Generic Drug Roundup: February 2009
On this page:
- Risperidone Tablets
- Divalproex Sodium Delayed-Release Tablets
- Ropinirole Hydrochloride Tablets
- Dorzolamide and Timolol Maleate Ophthalmic Solution
- Generic Drugs: Vital Facts
Each year, the Food and Drug Administration (FDA) approves scores of generic drugs that treat a wide variety of conditions and help consumers save money.
Significant approvals for prescription products granted by FDA's Office of Generic Drugs since March 2008 include:
Used for: Treating schizophrenia, bipolar disorder, and other psychiatric conditions
Originally marketed as: Risperdal, by Ortho McNeil Janssen
Date approved: June 30, 2008
Notes: The labeling of the generic risperidone may differ from that of Risperdal because some uses of the drug are protected by patents and exclusivity.
Used for: Treating seizures, bipolar disorder, and migraine headaches
Originally marketed as: Depakote, by Abbott Pharmaceuticals PR
Date approved: July 29, 2008
Notes: Generic divalproex sodium has the same safety warnings as Depakote, including a boxed warning that cautions about the risk of liver damage, pancreatitis, and birth defects.
Used for: Treating moderate to severe Restless Legs Syndrome
Originally marketed as: Requip, by GlaxoSmithKline
Date approved: May 2008
Notes: Ropinirole tablets have been approved in the following dosages: 0.25 mg, 0.5 mg, 1 mg, 2 mg, 3 mg, and 4 mg.
Used for: Treating ocular hypertension (higher-than-normal pressure in the eye) and certain glaucomas
Originally marketed as: CoSopt, by Merck
Date approved: Oct. 28, 2008
Used for: Treating mild to moderate dementia of the Alzheimer's type
Originally marketed as: Razadyne (formerly Reminyl), by Ortho McNeil Janssen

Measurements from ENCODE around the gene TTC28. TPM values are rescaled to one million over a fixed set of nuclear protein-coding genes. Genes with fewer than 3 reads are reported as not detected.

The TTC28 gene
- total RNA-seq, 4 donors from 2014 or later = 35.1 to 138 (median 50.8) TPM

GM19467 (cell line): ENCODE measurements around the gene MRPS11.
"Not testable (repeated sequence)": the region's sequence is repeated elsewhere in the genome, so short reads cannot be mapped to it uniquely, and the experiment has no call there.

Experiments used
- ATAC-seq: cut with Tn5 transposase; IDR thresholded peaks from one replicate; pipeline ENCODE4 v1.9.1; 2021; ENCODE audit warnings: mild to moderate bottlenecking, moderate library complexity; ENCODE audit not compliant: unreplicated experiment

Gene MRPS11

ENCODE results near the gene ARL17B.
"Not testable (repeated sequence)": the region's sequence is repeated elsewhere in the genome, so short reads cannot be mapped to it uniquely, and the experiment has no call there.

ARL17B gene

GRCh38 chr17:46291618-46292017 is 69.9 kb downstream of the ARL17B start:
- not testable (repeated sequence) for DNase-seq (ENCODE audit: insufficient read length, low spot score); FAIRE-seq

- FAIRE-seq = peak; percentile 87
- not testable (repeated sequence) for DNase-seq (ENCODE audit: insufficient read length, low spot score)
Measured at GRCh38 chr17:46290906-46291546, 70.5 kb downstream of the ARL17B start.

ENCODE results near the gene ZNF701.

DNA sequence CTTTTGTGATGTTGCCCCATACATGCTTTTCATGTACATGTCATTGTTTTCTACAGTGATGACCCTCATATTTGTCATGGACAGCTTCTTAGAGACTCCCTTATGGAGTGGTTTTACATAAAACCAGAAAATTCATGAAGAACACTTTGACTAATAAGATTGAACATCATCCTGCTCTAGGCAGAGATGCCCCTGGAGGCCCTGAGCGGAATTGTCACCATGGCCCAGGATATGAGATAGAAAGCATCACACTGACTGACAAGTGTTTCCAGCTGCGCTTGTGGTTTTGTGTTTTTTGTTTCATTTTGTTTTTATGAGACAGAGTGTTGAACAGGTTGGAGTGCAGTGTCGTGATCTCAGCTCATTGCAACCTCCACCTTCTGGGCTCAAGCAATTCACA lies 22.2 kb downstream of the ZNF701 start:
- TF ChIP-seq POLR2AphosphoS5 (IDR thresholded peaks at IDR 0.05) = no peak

Date approved: Aug. 28, 2008
Notes: In 2005, FDA and other international health authorities said they were reviewing the safety of Razadyne due to data from two clinical studies. FDA has asked the manufacturer to revise the labeling and advises patients to ask their health care professional if Razadyne is right for them.
Generic drugs cost about 20 percent to 70 percent less than their brand name counterparts. The Congressional Budget Office has reported that generic drugs save consumers an estimated $8 billion to $10 billion a year.
Generic drugs are identical to their brand-name equivalents in dosage, safety, strength, quality, performance characteristics, intended use, and the way they're administered to patients.
Drug manufacturers develop new drugs under patents that protect their firms' investments in the products. When patents or other periods of exclusivity on the drugs expire, manufacturers can apply to FDA to sell generic versions.
FDA's Generic Initiative for Value and Efficiency (GIVE) helps increase the number of approvals of generic products.
This article appears on FDA's Consumer Updates page, which features the latest on all FDA-regulated products.
Date Posted: February 2, 2009